China must boost military spending to prepare for a possible confrontation with the US, top Chinese generals said, in an unusual acknowledgment of the risk of a clash between the world’s two largest economies.
The two generals — members of the Central Military Commission (CMC) led by Chinese President Xi Jinping (習近平) — made the comments during the annual national legislative session in Beijing.
CMC Vice Chairman Xu Qiliang (許其亮), China’s top uniformed officer, said the country needed to brace for a “Thucydides trap,” an inevitable conflict between a rising power and an established one.
“Facing the Thucydides trap and border disturbances, the military must step up its efforts to improve its capabilities,” Xu said on Friday, although the transcript was not released until later. “The most important thing is internal unity, and cohesion and improvement of overall capabilities. If you are strong, you will have long-term stability, as well as invincibility.”
Xu’s reference to “border disturbances” may be an allusion to China’s deadly clash with India last year, as well as territorial disputes in the South and East China seas. Chinese Minister of National Defense Wei Fenghe (魏鳳和), who also sits on the CMC, said separately that “containment and counter-containment will be the main tone of bilateral ties between China and US.”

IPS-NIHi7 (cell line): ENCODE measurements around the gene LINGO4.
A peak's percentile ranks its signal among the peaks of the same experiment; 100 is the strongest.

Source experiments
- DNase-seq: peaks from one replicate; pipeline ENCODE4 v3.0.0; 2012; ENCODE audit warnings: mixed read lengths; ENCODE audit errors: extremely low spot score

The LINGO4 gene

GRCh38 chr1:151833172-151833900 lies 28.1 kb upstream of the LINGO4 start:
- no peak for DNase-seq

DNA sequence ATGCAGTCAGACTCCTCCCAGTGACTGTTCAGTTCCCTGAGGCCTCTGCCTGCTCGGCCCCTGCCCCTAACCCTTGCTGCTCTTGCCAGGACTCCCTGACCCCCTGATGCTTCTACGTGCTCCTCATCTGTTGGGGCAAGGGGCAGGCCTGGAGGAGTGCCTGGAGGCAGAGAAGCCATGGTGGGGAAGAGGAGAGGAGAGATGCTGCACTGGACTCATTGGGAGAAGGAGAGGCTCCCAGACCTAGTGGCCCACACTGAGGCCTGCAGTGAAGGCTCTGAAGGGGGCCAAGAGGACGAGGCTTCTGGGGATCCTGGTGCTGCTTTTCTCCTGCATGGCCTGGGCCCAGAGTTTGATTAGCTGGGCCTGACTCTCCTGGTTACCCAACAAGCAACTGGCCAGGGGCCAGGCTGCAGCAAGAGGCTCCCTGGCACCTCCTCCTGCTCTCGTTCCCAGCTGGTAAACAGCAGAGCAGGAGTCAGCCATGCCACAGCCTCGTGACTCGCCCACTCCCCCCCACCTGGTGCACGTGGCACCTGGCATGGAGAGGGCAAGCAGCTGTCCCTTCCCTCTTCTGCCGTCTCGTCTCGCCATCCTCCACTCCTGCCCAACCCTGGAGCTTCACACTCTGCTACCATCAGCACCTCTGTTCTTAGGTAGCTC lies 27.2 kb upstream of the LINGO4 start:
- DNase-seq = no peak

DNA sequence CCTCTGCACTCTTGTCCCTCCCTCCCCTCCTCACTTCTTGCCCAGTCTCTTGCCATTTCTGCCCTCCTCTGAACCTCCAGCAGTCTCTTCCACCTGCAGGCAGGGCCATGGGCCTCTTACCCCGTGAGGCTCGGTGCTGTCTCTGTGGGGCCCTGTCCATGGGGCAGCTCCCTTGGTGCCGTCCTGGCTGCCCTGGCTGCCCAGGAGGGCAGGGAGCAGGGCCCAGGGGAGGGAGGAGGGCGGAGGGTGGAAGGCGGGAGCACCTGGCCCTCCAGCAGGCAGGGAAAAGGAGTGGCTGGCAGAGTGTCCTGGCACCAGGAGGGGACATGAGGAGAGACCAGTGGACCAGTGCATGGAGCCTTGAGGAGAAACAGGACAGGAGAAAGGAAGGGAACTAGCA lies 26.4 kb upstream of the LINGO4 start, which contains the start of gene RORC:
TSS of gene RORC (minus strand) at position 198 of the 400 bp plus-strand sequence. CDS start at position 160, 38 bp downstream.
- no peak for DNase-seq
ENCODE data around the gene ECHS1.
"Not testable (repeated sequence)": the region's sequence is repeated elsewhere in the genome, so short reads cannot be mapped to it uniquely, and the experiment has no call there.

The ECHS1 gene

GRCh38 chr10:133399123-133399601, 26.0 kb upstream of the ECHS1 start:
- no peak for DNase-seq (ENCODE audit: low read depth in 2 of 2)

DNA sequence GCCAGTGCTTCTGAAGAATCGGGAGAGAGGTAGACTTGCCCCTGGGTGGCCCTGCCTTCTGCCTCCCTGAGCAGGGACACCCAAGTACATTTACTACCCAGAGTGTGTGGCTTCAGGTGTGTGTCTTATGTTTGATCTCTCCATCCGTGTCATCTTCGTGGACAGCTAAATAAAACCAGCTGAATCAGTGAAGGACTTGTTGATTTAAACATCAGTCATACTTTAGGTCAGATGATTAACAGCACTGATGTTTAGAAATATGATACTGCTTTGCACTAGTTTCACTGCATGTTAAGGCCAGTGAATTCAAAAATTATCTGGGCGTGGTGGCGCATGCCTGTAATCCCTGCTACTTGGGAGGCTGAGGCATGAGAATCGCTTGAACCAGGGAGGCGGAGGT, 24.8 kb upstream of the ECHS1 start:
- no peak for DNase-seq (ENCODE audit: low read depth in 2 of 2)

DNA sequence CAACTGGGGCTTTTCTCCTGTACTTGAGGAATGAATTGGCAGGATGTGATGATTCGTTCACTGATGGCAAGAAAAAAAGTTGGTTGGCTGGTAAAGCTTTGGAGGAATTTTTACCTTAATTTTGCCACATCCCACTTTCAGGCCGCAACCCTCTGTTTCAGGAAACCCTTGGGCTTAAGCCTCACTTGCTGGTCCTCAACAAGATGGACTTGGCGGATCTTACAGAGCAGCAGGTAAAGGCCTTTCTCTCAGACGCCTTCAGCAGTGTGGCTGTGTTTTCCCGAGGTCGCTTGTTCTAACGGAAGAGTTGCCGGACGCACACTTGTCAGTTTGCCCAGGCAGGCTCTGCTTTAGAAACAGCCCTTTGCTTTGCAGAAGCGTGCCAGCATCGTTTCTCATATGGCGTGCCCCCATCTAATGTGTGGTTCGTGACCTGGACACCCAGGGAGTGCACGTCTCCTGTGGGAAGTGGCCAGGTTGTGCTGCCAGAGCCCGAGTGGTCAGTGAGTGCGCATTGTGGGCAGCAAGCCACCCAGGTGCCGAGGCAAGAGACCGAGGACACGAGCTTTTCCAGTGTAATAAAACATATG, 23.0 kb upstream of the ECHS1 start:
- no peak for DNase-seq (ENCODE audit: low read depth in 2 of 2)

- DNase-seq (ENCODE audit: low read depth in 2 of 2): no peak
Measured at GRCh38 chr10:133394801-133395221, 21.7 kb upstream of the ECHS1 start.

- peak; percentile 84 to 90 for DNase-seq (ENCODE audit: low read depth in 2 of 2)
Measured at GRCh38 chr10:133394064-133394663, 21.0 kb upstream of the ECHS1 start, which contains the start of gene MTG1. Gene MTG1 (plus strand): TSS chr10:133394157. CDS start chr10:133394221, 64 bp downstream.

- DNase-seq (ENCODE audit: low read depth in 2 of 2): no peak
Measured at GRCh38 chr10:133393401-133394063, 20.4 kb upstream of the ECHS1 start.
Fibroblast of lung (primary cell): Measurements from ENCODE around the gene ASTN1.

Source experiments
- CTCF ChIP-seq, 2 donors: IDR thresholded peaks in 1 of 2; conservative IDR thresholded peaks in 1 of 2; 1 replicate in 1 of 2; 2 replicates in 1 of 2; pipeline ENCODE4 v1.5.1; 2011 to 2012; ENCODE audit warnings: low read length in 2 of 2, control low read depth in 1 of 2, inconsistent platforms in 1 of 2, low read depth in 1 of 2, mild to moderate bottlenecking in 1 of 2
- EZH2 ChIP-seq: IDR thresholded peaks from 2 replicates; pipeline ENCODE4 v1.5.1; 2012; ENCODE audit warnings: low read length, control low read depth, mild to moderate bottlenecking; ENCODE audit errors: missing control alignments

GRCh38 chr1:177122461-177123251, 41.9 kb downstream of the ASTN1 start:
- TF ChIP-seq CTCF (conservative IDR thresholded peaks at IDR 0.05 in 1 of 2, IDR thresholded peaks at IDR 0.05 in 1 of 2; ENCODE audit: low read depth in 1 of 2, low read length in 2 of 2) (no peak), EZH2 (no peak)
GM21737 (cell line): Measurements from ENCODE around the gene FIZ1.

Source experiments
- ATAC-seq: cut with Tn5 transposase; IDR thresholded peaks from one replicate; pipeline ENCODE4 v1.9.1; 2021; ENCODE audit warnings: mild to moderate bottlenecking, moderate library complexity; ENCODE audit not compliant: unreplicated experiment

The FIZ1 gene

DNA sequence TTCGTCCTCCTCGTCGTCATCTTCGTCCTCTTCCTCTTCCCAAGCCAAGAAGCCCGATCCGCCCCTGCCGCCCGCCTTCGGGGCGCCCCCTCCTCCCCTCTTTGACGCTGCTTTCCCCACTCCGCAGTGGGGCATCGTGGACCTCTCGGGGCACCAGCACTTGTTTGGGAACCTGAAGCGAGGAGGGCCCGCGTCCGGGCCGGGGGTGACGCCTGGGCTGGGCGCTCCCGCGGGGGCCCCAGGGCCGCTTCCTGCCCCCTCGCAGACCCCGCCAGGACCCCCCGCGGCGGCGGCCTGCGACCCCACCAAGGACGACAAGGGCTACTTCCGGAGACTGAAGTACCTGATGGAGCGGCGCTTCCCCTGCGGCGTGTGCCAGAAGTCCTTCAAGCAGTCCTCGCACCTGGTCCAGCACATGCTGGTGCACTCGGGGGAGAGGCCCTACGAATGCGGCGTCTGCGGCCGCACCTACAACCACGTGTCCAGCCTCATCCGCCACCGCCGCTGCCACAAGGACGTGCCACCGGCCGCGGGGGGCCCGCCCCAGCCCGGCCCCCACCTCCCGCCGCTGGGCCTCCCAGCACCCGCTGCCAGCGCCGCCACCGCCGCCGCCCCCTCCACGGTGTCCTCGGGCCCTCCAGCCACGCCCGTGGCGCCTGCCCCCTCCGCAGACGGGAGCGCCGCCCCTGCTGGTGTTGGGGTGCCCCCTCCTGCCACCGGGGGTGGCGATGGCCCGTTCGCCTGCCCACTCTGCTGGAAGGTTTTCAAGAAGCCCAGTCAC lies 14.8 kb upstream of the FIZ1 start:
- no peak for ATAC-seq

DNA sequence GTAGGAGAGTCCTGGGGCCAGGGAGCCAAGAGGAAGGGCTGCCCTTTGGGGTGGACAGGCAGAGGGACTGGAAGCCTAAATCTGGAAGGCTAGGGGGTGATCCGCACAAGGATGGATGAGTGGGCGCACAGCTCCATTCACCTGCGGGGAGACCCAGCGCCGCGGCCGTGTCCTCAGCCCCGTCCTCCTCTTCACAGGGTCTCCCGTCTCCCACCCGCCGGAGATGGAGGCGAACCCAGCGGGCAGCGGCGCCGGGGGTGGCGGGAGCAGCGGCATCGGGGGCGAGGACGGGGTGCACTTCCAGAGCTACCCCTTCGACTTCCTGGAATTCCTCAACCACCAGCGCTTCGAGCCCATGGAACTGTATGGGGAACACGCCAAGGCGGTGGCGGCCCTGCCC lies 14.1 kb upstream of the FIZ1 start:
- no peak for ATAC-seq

Xi yesterday said tha the country’s security situation faces “relatively big instability and uncertainty” at a group discussion during the legislative session, without elaborating, state broadcaster China Central Television reported.
He urged the army to coordinate priorities of military construction and war preparedness, and to get ready to “face up to various kinds of complexities and difficulties at any time.”
The remarks represented a rare admission from China about the growing risk of a confrontation with the US after escalating disputes under former US president Donald Trump over everything from trade to Taiwan.
Chinese leaders have repeatedly played down the risk a Thucydides Trap, with Xi saying during 2015 a visit to the US that such a conflict was not inevitable so long as countries avoided strategic miscalculations.
A national security strategy document released last week by US President Joe Biden affirmed Trump’s designation of China as a “strategic competitor.”
The strategy seeks to put less emphasis on using the US military to resolve conflicts and pledges to work with “like-minded countries” to forge a common approach to Beijing.
Xi has vowed to make China a great military power, pledging to complete the modernization of the armed forces by 2035 and build a world-class military capable of winning wars across all theaters by 2050.
China projected defense spending growth of 6.8 percent this year, up from 6.6 percent last year, the slowest pace in three decades.
Wei said struggles over containment efforts would “last throughout the whole process of China’s national rejuvenation.”
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